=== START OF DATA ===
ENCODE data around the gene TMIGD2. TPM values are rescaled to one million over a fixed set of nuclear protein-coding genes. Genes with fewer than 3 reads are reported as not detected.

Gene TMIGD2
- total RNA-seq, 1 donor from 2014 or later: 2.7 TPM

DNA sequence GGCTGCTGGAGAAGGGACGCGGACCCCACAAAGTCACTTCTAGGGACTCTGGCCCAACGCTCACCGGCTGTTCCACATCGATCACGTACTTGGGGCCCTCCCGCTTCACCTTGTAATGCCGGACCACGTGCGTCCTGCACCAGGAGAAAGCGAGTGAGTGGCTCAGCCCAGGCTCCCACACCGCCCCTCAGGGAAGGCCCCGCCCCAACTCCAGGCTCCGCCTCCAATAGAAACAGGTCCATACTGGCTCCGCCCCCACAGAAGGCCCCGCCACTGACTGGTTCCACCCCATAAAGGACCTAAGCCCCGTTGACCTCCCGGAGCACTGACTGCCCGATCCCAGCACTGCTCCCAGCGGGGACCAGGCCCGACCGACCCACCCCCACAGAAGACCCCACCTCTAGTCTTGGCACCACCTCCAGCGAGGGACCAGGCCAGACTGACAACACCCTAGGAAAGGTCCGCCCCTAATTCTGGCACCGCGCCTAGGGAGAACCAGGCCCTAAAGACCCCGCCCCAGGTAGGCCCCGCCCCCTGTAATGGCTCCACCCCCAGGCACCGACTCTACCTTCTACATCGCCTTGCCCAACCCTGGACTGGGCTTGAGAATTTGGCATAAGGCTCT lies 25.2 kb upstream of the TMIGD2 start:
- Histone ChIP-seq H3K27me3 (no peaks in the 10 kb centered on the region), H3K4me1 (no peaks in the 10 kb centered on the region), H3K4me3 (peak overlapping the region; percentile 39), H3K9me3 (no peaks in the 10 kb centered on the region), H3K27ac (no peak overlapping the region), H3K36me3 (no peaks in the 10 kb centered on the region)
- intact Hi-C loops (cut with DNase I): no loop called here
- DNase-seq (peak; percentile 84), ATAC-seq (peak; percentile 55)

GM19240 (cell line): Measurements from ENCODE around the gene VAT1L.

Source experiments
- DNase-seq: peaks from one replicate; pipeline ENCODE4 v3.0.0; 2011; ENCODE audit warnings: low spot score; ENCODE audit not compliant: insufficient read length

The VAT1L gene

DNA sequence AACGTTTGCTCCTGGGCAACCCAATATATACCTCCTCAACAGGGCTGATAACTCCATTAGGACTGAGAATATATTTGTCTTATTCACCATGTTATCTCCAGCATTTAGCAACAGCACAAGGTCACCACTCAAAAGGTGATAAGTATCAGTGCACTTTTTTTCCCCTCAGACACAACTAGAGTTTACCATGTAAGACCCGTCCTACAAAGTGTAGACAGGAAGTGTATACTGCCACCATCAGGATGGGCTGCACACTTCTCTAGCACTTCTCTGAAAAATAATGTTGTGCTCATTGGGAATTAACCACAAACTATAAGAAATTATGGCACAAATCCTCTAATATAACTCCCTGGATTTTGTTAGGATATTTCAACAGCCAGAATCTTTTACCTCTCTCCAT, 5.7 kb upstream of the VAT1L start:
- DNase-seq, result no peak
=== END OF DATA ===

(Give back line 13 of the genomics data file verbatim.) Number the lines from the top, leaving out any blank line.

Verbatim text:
- DNase-seq, result no peak